Avatar: The Way of Water Collector’s Edition Digital UHD Review

3.5 Stars Additional special features and nothing more, but YMMV by retailer
Avatar the Way of Water Review

Milking even more money out of the latest cash cow, last year’s biggest box office hit Avatar: The Way of Water gets a “Collector’s Edition” digital release from 20th Century Studios via Disney.

Avatar: The Way of Water (2022)
Released: 16 Dec 2022
Rated: PG-13
Runtime: 192 min
Director: James Cameron
Genre: Action, Adventure, Fantasy
Cast: Sam Worthington, Zoe Saldana, Sigourney Weaver
Writer(s): James Cameron, Rick Jaffa, Amanda Silver
Plot: Jake Sully lives with his newfound family formed on the extrasolar moon Pandora. Once a familiar threat returns to finish what was previously started, Jake must work with Neytiri and the army of the Na'vi race to protect their home.
IMDB rating: 7.8
MetaScore: 67

Disc Information
Studio: Disney
Distributed By: N/A
Video Resolution: 2160p HEVC w/HDR
Aspect Ratio: 1.85:1
Audio: Dolby Atmos
Subtitles: English SDH
Rating: PG-13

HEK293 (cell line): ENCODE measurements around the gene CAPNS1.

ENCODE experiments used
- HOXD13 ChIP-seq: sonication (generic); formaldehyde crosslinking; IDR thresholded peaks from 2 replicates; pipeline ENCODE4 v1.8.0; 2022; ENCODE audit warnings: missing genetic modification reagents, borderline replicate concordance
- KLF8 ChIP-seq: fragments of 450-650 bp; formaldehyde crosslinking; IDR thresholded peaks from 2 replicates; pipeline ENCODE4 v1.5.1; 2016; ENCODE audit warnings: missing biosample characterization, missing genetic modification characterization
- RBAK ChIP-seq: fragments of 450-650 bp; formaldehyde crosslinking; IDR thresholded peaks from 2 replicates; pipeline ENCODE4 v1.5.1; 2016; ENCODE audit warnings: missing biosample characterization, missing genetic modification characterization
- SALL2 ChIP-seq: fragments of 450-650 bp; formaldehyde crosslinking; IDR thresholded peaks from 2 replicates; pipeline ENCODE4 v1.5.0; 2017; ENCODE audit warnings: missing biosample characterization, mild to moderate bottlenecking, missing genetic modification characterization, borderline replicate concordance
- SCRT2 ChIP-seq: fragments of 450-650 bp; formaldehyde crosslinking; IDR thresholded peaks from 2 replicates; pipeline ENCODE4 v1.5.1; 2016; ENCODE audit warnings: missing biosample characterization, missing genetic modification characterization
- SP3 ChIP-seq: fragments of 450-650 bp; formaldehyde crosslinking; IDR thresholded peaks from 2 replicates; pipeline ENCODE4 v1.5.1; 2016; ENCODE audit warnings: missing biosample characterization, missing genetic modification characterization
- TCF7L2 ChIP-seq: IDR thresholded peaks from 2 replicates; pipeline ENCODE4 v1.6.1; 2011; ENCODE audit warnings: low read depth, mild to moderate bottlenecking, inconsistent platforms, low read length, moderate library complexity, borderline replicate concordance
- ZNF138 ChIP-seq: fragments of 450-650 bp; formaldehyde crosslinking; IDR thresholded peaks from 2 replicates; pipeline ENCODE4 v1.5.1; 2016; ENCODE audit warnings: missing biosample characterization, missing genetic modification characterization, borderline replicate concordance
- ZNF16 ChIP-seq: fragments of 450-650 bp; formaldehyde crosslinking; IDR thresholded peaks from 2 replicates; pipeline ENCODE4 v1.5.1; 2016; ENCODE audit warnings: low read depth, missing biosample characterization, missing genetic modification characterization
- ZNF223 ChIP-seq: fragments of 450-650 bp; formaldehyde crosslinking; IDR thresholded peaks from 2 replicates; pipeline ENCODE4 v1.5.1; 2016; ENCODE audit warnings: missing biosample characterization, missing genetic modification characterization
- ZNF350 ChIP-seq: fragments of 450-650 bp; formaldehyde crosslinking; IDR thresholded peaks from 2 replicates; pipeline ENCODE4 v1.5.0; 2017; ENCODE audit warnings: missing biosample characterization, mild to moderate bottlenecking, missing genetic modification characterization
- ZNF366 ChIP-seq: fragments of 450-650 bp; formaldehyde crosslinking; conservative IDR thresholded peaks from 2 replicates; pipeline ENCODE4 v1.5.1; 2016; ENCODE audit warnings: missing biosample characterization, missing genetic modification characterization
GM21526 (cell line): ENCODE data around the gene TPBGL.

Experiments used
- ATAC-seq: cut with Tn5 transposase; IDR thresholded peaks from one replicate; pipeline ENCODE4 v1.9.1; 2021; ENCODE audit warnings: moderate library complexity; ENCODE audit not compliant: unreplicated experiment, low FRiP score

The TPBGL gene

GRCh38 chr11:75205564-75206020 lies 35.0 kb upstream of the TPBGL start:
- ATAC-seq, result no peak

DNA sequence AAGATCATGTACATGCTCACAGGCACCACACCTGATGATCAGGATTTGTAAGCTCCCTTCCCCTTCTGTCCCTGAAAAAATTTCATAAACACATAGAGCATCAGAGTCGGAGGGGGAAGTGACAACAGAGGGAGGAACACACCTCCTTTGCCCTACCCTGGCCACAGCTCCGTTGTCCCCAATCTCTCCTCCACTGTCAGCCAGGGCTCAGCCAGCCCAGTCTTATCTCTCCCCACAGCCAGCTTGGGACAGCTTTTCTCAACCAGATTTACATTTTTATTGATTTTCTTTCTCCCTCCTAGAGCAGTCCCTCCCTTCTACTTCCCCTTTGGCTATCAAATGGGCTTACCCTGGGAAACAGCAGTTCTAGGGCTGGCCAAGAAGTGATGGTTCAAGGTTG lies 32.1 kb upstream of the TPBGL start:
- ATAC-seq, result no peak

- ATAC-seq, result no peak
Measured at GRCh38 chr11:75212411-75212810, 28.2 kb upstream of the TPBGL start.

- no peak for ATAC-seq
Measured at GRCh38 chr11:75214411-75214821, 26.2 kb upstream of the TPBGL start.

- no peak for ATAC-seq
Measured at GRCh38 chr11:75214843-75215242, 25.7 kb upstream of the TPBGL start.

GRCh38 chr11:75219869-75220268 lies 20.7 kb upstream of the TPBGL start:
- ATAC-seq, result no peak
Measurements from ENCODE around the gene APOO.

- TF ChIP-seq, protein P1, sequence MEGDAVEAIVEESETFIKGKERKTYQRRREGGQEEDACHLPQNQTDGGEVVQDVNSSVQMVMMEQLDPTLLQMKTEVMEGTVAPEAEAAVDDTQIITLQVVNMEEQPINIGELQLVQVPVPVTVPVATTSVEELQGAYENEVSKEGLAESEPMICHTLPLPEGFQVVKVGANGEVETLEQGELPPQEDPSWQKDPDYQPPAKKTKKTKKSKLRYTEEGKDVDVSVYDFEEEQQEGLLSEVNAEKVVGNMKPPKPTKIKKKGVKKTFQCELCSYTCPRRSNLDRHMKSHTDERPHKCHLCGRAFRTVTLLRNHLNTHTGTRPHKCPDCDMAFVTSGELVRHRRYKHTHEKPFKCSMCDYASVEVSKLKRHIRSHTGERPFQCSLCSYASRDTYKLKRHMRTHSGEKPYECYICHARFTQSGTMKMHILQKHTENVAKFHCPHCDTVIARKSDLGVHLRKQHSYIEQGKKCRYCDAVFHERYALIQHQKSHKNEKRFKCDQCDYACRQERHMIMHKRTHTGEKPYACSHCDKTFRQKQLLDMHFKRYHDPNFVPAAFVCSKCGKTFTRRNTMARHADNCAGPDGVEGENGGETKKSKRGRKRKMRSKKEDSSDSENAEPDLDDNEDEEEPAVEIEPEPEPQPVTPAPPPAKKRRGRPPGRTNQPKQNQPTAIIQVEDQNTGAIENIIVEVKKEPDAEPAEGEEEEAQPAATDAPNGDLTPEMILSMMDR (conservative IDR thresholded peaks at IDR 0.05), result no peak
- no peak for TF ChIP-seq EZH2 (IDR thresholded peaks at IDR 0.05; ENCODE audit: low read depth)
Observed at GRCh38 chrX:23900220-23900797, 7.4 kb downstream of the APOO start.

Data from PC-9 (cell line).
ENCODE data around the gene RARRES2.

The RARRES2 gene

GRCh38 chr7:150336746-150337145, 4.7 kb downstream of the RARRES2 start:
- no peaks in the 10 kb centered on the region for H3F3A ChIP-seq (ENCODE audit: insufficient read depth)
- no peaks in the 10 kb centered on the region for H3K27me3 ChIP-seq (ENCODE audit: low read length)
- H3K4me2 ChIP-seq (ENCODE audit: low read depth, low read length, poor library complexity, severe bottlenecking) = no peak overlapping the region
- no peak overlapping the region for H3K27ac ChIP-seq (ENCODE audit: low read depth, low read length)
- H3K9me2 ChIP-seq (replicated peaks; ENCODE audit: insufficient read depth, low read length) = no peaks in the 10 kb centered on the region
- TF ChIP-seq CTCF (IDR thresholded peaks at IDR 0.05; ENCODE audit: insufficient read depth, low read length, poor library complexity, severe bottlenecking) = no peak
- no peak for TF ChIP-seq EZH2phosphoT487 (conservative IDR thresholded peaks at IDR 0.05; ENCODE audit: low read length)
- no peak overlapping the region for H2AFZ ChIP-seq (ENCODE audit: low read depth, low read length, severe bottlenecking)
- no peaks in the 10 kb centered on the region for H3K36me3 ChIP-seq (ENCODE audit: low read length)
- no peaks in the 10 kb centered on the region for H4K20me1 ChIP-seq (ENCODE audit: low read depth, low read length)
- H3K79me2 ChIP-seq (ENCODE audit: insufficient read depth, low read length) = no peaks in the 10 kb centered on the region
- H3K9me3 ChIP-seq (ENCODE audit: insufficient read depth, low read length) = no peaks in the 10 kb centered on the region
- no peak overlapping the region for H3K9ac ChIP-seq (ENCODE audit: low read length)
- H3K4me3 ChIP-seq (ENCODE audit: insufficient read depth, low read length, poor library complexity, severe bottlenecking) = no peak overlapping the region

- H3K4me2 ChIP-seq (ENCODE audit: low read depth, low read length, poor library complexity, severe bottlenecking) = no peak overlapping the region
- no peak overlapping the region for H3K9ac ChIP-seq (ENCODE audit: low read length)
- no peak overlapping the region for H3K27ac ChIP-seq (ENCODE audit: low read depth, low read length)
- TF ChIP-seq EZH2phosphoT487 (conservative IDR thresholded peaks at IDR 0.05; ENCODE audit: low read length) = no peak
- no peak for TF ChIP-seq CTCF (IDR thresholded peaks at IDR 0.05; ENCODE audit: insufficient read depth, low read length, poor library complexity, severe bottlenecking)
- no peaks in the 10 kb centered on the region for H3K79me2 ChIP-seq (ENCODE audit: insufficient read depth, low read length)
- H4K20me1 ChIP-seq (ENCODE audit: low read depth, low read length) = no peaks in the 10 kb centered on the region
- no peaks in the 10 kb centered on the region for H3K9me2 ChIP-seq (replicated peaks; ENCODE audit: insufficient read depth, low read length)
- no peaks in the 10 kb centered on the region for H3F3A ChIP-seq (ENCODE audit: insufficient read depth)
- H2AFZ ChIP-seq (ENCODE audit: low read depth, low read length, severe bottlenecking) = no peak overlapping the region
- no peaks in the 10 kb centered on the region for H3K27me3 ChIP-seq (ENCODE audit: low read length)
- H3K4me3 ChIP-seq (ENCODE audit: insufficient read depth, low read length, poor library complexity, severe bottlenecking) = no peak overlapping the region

Run Time: 3 Hr. 12 Min.
Package Includes: Digital Copy
Case Type: N/A
Disc Type: Other
Region: A
Release Date: 12/12/2023
MSRP: $24.99

The Production: 4/5

It’s been about ten years since the Na’vi, led by Jake Sully (Sam Worthington) and Neytiri (Zoe Saldana), sent the sky people, who had been exploiting the natural resources of Pandora, packing. Sully and Neytiri have started a family, including orphan Kiri (Sigourney Weaver) who was immaculately conceived by the late Dr. Grace Augustine’s avatar (also Weaver) that has been kept on life support by the team of scientists that stayed behind. Their sons Neteyam (Jamie Flatters) and Lo’ak (Britain Dalton) and daughter Tuk (Trinity Jo’Li Bliss) round out the family, while wild child human Spider (Jack Champion) hangs around like a stray dog. But the sky people have returned to further wreak havoc on the planet, led by General Ardmore (Edie Falco), with a team of genetically enhanced avatar hybrids that include a clone of Colonel Miles Quaritch (Stephen Lang) tasked with hunting down Sully and his family.

This forces Sully and his family to leave their clan, meeting up with the water-based clan known as the Metkayina, whose leader Tonowari (Cliff Curtis) first rejects them and treats them as outcasts. The bulk of the film is set in this part of Pandora, as Sully and his family try to earn their keep with their new clan, learning to swim and hold their breaths underwater for an extraordinary amount of time, while Quaritch and his team of mercenaries continue to track down their prey, leading to a final showdown for the exciting third act.